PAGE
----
After driving his personal vehicle 12 hours from Georgia to Delaware, a truck driver began his shift driving for Walmart. Scheduled to work a standard 14-hour day, he got behind the wheel of his 18-wheeler and set off on his predefined route. Thirteen and a half hours later, after being awake for 28 consecutive hours, while driving 65 mph in a 45 mph zone, and with his reaction time slowed due to fatigue, he rear-ended a van that was traveling less than 10 mph. There were plenty of signs providing notice of both the reduced speed limit and the construction zone up ahead.
This describes the circumstances leading up to the accident that critically injured comedian Tracy Morgan, killed his friend and fellow comedian James McNair (known as Jimmy Mack), and left eight others suffering from injuries. It could also just as easily describe any of the other thousands of fatal truck accidents that occur in the United States every year. Although car accident-related deaths are declining as a result of new technologies, fatalities in trucking accidents are on the rise. Tragically, accidents like this one and recent legislative efforts suggest that safety isn’t Congress’s or the trucking industry’s first priority.
The Dangers of Trucks, Trucking, and the Trucking Industry
We could talk at length about the dangers inherent in 18-wheelers and other commercial trucks. These trucks are big, heavy, difficult to maneuver, and hard to stop. Despite these risks, the trucking industry lobbies Congress for longer hours behind the wheel, and resists adoption of what have proven to be life-saving technologies in passenger vehicles. As a result, while trucks themselves are sometimes to blame, truck accidents are frequently the result of avoidable driver fatigue, driver distraction, and flat-out driver error.
While some mistakes are to be expected, this doesn’t mean that we need to create an environment that encourages them. Truck drivers simply can’t be expected to drive 26 out of 28 hours and stay alert at all times. While the truck that hit Tracy Morgan’s limo van was actually part of the three percent (three percent!) of tractor trailers equipped with collision-avoidance technology, the National Transportation Safety Board (NTSB) was unable to determine if the system was active at the time of the crash.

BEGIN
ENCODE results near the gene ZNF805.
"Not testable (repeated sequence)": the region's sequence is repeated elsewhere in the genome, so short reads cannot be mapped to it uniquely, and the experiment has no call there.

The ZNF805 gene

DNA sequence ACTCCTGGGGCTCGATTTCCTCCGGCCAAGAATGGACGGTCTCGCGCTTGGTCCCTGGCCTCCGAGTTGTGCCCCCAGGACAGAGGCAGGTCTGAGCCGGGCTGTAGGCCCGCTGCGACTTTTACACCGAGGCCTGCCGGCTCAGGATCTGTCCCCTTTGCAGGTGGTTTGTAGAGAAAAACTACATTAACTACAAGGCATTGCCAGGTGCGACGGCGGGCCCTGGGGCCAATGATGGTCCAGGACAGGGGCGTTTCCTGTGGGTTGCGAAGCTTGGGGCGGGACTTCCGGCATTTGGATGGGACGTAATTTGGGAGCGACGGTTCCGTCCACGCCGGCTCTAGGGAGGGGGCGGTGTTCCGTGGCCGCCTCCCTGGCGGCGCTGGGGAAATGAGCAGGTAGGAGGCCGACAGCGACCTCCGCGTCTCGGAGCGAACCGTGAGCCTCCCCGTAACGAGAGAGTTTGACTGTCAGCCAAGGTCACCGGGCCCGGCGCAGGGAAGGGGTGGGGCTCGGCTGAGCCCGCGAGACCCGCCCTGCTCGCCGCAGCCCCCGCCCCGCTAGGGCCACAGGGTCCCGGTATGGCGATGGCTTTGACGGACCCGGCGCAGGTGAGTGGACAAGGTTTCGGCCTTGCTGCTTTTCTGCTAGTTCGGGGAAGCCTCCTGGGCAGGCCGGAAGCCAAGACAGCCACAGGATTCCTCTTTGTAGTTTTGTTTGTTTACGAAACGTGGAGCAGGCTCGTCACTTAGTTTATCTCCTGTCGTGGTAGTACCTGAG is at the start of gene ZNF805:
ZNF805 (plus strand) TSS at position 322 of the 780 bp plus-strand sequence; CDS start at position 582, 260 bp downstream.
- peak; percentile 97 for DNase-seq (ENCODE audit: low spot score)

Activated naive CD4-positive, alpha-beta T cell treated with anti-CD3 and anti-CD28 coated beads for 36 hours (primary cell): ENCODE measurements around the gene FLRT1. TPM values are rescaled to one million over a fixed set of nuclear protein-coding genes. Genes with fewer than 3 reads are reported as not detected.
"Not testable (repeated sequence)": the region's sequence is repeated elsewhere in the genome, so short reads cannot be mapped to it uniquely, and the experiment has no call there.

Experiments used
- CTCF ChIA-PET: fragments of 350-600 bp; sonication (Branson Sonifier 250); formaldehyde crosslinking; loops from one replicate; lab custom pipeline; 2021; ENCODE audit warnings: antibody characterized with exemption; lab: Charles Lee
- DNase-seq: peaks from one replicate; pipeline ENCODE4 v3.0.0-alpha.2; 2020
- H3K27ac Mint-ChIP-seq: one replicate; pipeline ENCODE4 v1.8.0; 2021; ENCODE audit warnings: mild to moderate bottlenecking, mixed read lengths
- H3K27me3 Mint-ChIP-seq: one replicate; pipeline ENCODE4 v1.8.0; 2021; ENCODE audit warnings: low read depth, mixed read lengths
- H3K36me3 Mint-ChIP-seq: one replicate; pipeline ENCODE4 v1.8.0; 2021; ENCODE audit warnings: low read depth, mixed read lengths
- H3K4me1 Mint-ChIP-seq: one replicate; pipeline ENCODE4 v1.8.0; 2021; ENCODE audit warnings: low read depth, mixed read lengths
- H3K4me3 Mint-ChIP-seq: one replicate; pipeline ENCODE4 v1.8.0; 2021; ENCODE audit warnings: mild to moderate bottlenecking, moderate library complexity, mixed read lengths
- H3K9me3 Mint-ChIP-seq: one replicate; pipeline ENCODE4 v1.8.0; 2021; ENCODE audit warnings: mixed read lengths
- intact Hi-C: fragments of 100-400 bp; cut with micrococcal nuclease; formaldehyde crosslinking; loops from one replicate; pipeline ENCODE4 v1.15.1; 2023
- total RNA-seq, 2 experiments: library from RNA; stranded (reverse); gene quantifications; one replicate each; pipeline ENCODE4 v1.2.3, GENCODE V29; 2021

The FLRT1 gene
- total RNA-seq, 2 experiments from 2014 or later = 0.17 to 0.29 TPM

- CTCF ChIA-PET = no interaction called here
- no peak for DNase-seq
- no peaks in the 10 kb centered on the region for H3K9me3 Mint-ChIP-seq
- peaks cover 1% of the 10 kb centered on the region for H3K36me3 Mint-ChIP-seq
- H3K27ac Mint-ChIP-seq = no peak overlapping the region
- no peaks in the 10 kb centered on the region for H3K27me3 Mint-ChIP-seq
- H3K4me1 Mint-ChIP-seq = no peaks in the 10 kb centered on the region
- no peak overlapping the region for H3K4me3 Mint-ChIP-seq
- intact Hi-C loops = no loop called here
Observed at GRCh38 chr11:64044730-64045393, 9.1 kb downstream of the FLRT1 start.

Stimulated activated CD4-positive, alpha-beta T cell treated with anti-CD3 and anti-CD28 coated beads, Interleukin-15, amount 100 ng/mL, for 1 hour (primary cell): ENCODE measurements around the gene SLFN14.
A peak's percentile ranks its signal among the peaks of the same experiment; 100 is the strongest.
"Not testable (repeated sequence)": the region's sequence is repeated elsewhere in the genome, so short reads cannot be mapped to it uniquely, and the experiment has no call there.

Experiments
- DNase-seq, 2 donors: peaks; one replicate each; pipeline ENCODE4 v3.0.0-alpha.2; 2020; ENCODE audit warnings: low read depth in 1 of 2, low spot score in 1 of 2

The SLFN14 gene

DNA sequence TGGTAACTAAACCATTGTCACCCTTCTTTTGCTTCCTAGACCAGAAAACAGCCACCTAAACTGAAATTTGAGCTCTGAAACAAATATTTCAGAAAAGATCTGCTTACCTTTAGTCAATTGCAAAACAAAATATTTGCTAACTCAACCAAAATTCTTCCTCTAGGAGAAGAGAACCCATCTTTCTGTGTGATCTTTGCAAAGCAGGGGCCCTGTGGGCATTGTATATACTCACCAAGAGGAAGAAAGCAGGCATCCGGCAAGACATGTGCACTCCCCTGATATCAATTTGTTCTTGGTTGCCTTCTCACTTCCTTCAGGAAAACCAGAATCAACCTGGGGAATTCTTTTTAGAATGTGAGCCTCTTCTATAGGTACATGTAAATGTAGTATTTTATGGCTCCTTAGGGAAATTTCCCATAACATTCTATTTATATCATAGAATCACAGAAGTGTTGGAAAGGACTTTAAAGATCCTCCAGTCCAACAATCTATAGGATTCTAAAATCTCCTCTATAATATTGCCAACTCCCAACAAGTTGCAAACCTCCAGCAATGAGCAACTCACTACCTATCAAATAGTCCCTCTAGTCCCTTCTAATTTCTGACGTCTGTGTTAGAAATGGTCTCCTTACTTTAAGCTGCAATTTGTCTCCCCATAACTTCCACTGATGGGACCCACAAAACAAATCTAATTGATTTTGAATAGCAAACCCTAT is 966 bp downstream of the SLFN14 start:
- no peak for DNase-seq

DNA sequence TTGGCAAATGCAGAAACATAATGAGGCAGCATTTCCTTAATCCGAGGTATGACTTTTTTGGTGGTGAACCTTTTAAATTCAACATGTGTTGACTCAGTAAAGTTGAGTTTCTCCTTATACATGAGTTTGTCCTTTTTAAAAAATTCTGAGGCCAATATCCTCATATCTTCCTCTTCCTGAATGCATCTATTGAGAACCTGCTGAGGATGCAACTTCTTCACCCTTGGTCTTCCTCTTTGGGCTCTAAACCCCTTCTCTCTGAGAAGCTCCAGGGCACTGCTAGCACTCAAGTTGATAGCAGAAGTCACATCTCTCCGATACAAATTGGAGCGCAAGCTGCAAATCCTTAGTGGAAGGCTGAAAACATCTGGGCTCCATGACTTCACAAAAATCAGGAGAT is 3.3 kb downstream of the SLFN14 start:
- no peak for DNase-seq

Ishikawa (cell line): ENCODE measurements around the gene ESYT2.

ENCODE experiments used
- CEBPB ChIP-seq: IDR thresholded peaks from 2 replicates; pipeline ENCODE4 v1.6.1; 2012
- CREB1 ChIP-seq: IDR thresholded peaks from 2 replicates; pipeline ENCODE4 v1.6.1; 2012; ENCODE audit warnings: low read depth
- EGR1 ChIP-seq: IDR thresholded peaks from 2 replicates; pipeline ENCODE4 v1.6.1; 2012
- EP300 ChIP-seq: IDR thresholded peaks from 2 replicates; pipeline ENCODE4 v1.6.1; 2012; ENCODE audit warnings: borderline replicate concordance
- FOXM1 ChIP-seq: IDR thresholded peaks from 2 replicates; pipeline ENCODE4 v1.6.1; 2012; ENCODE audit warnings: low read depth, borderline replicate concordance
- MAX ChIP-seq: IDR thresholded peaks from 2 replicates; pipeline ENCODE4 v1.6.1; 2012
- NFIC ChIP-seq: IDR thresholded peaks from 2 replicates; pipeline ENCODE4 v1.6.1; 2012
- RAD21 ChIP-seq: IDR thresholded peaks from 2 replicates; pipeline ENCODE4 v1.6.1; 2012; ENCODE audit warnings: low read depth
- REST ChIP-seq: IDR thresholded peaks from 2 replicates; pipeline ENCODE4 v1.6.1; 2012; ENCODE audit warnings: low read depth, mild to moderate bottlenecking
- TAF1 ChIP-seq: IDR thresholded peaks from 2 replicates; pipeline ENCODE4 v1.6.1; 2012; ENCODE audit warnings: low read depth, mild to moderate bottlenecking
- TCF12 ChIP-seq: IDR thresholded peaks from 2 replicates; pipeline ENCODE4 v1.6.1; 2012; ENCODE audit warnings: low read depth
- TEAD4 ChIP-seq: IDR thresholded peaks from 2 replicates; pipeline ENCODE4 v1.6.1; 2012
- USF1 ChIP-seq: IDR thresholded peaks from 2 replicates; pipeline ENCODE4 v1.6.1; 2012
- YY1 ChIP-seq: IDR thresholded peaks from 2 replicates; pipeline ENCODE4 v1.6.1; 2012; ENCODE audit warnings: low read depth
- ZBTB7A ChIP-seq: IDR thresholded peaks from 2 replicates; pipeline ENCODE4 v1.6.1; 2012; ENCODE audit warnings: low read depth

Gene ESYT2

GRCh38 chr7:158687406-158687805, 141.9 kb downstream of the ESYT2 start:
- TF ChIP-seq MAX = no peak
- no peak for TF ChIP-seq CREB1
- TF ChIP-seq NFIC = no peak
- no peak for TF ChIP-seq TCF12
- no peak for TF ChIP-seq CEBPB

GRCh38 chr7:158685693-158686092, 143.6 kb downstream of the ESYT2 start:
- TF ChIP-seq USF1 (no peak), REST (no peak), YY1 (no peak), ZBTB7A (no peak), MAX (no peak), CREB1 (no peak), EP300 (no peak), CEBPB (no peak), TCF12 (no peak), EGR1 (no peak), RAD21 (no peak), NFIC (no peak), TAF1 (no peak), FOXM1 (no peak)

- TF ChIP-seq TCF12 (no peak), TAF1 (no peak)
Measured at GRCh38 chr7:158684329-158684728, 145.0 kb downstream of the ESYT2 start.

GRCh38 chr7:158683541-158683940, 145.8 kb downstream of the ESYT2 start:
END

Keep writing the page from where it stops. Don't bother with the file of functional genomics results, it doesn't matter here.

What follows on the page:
Truck Accidents are Killing People at Disproportionately High Rates
All of this means that truck accidents are killing people at disproportionately high rates. The New York Times reports that while commercial truckers drive less than 10 percent of all miles traveled on America’s roadways, truck collisions account for 25 percent of fatal accidents in work zones, and 12.5 percent of all fatal accidents. If accident rates remain high through the end of the year, 2015 will see more deaths from truck accidents than there have been air travel fatalities since 1970.
Congress and the Trucking Industry are Headed in the Wrong Direction
Despite the known risks of truck drivers logging too many hours behind the wheel, the trucking industry has actually been lobbying Congress for longer work weeks. Longer work weeks, the industry’s chief trade group says, would mean fewer trucks on the road—and this would mean fewer accidents.
Unfortunately, our nation’s lawmakers seem to be on the trucking industry’s side. Some of Congress’s recent legislative efforts (with the trucking industry’s backing) have included:
- Seeking to allow trucking companies to enforce an 82-hour work week,
- Supporting federal regulatory approval of longer and heavier trucks,
- Reducing the minimum age for interstate truck drivers from 21 to 18, and
- Discouraging the Federal Motor Carrier Safety Administration (FMCSA) from investigating new technologies for monitoring driver and vehicle performance for commercial trucks.
It is difficult to see how any of these changes would improve safety on public roads. In fact, the trucking industry seems to be talking out of both sides of its mouth, as it has also publicly opposed enhanced safety regulations based solely on the cost of adoption. Until safety is everyone’s first priority, passengers and drivers will continue to be unnecessarily placed in harm’s way.
Fales & Fales, P.A. | Trucking Accident Attorneys in Lewiston, ME
Fales & Fales, P.A. is a personal injury law firm with offices in Lewiston, ME. The firm’s owners, attorneys Anthony Ferguson and Jennifer Nichols Ferguson, have over 55 years of combined experience representing trucking accident and other auto accident victims throughout Maine. If you have been injured or a loved one has been killed in a collision involving a commercial truck, we encourage you to contact us for a free consultation.
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